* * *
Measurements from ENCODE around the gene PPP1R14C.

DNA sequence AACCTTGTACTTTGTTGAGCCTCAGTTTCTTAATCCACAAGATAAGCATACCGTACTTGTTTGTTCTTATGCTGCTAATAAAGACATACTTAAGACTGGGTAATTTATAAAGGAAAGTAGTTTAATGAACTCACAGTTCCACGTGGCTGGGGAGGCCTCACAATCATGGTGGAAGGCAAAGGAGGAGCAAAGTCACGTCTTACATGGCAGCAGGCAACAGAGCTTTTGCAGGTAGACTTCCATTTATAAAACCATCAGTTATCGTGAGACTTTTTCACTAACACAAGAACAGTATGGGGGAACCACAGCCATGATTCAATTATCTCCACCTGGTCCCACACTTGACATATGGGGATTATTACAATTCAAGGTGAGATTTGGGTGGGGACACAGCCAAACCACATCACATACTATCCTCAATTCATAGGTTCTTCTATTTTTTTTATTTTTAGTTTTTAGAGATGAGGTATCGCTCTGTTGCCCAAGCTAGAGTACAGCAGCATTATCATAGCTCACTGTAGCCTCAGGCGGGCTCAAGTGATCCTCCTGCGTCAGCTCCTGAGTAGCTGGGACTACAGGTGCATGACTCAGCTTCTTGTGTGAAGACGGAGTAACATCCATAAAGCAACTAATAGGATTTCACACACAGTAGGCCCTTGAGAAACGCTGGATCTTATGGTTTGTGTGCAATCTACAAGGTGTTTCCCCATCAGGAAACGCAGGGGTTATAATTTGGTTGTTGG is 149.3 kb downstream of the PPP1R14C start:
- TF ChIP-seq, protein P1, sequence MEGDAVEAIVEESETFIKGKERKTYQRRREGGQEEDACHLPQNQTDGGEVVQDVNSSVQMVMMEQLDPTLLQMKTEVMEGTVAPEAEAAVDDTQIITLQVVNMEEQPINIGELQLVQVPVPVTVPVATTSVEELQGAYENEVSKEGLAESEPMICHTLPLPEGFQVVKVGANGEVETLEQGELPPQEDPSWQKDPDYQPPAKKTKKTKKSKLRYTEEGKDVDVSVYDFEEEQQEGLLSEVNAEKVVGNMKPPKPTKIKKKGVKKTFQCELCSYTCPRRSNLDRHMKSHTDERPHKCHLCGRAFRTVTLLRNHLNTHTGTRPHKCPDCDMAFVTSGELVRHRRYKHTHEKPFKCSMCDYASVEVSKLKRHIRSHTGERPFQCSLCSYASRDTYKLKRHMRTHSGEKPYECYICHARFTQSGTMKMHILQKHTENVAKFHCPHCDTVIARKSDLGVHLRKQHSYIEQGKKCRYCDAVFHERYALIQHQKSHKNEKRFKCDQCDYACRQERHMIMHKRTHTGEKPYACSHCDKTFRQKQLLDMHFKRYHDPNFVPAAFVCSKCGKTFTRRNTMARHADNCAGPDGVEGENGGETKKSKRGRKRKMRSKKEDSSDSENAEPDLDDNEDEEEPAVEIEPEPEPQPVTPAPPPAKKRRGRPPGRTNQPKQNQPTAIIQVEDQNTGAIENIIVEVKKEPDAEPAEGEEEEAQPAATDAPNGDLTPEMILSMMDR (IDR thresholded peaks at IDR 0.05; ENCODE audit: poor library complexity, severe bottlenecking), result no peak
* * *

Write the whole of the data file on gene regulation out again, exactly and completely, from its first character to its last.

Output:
Measurements from ENCODE around the gene PPP1R14C.

DNA sequence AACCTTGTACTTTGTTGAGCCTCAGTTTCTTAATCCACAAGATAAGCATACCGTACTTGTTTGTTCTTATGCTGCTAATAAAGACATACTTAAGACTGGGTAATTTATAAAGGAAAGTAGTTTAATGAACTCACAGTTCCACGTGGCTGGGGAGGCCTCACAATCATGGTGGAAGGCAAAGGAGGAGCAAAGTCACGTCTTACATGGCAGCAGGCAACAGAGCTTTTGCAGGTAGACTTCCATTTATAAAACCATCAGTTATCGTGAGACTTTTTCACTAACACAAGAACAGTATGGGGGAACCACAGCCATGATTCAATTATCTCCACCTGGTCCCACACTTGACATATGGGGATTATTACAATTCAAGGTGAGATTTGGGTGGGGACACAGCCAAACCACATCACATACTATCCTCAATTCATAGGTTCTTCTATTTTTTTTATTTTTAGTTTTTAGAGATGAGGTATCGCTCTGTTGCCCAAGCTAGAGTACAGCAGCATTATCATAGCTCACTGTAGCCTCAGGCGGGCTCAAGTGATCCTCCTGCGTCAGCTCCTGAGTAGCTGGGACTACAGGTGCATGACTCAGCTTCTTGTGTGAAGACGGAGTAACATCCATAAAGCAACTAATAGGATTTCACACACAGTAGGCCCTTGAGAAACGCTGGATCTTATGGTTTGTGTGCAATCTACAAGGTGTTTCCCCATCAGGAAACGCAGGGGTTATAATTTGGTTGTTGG is 149.3 kb downstream of the PPP1R14C start:
- TF ChIP-seq, protein P1, sequence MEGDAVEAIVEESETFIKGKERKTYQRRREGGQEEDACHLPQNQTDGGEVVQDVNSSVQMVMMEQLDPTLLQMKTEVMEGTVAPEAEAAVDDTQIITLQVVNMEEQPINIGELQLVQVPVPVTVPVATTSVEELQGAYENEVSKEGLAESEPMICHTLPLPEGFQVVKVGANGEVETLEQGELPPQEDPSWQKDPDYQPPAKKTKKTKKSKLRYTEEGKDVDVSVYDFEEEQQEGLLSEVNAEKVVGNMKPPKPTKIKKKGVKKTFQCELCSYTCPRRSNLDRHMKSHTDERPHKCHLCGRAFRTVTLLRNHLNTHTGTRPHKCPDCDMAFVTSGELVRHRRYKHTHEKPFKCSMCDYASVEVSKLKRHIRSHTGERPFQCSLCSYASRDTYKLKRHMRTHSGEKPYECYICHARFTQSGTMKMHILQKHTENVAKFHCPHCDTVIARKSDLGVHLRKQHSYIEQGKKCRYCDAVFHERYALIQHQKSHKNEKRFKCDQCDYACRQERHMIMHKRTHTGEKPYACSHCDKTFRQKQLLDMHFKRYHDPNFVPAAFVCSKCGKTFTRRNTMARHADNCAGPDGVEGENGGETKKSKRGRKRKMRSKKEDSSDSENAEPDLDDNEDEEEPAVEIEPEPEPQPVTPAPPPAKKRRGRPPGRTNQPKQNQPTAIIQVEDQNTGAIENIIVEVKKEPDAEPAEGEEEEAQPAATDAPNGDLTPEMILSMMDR (IDR thresholded peaks at IDR 0.05; ENCODE audit: poor library complexity, severe bottlenecking), result no peak